Obama creates first national gay rights monument

President Obama has established a new national monument at New York’s Stonewall Inn, the first such dedication marking the gay rights movement in the United States. 

The Stonewall Inn is a Greenwich Village gay bar and the site of a police raid and subsequent riots in 1969 that helped ignite the American gay rights movement. In a White House video released Friday, Obama said that movement “ultimately became an integral part of America.”


Naming a monument at Stonewall Inn as a national monument has been in the works for months. But its official commemoration on Friday comes as America’s LGBT community reels from the mass shooting that killed 49 people at an Orlando gay nightclub earlier this month. 

That attack, categorized by federal officials as both a hate crime and terrorist attack, has added fuel to the debate over federal legal protections for the LGBT community that had already played out publicly and acrimoniously in the U.S. House this year. 

It also brought the gay rights movement directly into the political debate over guns: the Human Rights Campaign, the nation’s biggest LGBT advocacy group, announced last week that it would advocate for stricter gun control measure after the shooting.

The Stonewall designation is part of an Obama administration effort to highlight the LGBT rights movement around the country.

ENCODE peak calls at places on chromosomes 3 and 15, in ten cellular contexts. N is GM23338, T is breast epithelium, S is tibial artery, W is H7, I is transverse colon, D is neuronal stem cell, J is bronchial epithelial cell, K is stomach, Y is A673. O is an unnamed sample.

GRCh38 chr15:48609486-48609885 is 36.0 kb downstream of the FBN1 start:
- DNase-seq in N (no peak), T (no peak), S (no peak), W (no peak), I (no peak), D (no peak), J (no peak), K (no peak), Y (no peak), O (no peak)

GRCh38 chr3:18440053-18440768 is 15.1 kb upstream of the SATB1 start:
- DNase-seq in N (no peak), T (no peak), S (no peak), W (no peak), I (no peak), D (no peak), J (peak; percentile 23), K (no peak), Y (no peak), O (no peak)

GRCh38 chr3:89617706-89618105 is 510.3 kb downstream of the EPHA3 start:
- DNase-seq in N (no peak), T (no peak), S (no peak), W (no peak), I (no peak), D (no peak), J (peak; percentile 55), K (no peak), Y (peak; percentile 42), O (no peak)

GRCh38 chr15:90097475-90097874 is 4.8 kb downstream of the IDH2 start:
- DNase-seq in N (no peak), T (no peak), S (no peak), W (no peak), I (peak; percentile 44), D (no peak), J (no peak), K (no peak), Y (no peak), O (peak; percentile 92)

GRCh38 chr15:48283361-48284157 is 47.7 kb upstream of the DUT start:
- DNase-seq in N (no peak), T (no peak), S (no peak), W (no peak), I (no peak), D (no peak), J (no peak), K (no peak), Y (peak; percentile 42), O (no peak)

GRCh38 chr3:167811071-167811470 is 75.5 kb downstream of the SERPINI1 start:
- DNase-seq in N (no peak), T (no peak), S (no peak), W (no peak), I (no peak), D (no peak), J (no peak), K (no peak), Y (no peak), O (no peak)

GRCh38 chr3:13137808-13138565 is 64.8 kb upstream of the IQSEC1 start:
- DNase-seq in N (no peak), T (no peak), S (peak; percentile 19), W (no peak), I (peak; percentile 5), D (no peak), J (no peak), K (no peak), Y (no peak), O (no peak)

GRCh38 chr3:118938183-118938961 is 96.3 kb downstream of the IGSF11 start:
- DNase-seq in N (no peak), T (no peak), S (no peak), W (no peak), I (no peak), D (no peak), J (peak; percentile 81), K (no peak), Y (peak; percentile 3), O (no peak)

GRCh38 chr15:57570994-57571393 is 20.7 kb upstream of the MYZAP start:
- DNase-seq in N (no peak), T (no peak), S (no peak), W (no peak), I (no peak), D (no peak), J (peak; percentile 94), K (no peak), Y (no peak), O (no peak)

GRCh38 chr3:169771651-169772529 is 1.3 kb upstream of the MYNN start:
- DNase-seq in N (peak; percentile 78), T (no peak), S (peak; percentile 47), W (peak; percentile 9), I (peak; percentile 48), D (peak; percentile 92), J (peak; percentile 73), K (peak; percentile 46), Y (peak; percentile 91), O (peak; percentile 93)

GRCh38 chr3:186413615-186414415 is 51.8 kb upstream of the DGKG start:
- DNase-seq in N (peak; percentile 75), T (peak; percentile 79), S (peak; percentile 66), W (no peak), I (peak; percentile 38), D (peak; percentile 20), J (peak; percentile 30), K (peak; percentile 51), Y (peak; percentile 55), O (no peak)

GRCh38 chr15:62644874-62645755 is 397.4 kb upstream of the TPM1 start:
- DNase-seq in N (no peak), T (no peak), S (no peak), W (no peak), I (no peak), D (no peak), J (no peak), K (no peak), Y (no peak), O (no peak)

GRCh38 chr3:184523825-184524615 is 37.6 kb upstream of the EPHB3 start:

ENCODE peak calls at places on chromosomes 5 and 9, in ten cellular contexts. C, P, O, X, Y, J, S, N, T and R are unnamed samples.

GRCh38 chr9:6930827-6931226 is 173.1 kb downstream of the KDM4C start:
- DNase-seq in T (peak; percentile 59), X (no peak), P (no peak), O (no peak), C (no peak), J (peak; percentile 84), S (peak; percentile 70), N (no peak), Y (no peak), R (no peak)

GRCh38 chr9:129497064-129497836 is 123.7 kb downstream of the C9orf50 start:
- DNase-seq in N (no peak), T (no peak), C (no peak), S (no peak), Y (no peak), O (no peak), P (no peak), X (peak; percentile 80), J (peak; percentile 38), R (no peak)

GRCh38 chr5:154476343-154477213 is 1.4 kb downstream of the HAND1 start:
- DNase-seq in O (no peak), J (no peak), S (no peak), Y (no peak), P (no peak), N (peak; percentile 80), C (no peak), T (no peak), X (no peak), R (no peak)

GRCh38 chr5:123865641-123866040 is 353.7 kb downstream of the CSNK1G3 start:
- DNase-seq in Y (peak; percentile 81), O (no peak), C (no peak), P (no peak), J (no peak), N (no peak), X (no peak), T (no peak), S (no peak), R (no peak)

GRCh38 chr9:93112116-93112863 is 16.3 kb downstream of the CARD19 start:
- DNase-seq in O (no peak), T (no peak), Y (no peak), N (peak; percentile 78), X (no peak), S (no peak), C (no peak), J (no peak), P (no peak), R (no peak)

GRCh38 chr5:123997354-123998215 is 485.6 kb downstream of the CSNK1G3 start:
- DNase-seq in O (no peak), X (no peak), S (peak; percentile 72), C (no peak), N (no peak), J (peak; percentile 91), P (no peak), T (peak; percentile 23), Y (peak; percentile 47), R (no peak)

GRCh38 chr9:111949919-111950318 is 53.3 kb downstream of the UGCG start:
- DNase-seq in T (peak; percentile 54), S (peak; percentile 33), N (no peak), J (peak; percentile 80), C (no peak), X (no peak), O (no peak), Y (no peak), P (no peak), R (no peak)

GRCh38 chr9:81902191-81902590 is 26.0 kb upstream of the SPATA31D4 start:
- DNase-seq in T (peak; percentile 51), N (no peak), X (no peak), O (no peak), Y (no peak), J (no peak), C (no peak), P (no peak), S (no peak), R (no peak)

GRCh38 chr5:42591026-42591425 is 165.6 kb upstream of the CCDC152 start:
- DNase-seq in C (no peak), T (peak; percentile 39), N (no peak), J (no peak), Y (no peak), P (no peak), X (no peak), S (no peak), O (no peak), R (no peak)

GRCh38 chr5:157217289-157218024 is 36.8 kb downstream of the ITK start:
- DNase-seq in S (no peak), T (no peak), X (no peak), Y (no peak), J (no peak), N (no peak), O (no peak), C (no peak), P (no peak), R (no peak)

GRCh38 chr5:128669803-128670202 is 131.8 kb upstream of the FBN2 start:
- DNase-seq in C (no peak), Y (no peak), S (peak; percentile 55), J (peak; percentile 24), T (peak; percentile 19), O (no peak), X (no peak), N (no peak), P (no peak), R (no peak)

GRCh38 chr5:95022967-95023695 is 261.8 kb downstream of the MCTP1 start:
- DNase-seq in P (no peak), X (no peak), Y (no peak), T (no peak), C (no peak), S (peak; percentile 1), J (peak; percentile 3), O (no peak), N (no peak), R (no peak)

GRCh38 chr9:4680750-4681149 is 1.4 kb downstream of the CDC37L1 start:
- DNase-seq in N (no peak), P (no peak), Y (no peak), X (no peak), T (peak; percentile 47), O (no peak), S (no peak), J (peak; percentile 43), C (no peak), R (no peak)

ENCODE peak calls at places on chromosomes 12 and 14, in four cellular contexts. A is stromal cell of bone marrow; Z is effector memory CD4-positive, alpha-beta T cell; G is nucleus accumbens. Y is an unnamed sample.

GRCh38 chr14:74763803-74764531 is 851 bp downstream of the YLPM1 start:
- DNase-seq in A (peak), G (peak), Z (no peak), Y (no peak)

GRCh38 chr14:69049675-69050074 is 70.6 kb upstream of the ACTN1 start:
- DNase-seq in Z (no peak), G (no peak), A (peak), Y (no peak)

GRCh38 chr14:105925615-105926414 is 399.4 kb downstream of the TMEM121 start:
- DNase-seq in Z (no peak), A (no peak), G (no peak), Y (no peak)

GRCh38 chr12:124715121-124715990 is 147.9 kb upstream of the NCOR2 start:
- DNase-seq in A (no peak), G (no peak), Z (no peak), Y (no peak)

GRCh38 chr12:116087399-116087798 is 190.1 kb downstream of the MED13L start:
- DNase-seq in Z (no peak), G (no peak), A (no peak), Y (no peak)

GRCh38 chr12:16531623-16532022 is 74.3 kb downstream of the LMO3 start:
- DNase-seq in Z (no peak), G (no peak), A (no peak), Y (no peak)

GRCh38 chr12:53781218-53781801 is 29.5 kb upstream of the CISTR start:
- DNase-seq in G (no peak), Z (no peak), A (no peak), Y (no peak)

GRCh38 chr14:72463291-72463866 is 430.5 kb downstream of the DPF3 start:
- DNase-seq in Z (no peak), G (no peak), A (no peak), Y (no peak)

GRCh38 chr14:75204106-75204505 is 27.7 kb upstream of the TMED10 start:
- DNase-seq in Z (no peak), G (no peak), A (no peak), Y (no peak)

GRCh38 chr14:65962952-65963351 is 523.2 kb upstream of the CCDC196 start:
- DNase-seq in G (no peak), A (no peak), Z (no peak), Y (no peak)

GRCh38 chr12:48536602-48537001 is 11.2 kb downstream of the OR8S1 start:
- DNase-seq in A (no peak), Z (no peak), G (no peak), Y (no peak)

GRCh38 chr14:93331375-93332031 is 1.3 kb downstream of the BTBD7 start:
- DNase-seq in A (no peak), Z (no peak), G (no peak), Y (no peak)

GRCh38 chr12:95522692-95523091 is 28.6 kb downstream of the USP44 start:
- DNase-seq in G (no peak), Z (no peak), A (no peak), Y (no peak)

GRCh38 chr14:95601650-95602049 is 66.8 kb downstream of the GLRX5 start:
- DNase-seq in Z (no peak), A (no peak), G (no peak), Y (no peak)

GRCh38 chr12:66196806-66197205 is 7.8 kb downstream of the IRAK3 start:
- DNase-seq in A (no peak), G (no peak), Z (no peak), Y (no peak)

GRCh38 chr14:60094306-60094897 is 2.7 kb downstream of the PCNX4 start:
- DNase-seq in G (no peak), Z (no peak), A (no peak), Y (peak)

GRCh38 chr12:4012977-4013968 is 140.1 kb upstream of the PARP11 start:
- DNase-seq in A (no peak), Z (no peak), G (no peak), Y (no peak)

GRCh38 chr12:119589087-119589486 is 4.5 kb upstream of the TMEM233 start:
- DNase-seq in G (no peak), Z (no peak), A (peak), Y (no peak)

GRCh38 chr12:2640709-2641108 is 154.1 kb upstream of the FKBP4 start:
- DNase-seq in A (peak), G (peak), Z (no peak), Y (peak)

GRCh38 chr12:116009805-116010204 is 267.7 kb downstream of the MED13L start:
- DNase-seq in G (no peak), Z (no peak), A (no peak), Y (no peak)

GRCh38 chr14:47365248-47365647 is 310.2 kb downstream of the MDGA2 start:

The Department of Interior announced in May 2014 that it would conduct a “theme study” of important LGBT sites around the United States. It has named nine sites historical landmarks or added them to the National Register of Historic Places since then.

“Stonewall will be our first national monument to tell the story of the struggle for LGBT rights,” Obama said in the video.  

“I believe our national parks should reflect the full story of our country: the richness and diversity and uniquely American spirit that has always defined us, that we are stronger together, that out of many, we are one.” 

Interior Secretary and National Park Service Director Jonathan Jarvis will attend a dedication ceremony for the monument — in neighboring Christopher Park — on Monday.

—This post was updated at 2:00 p.m.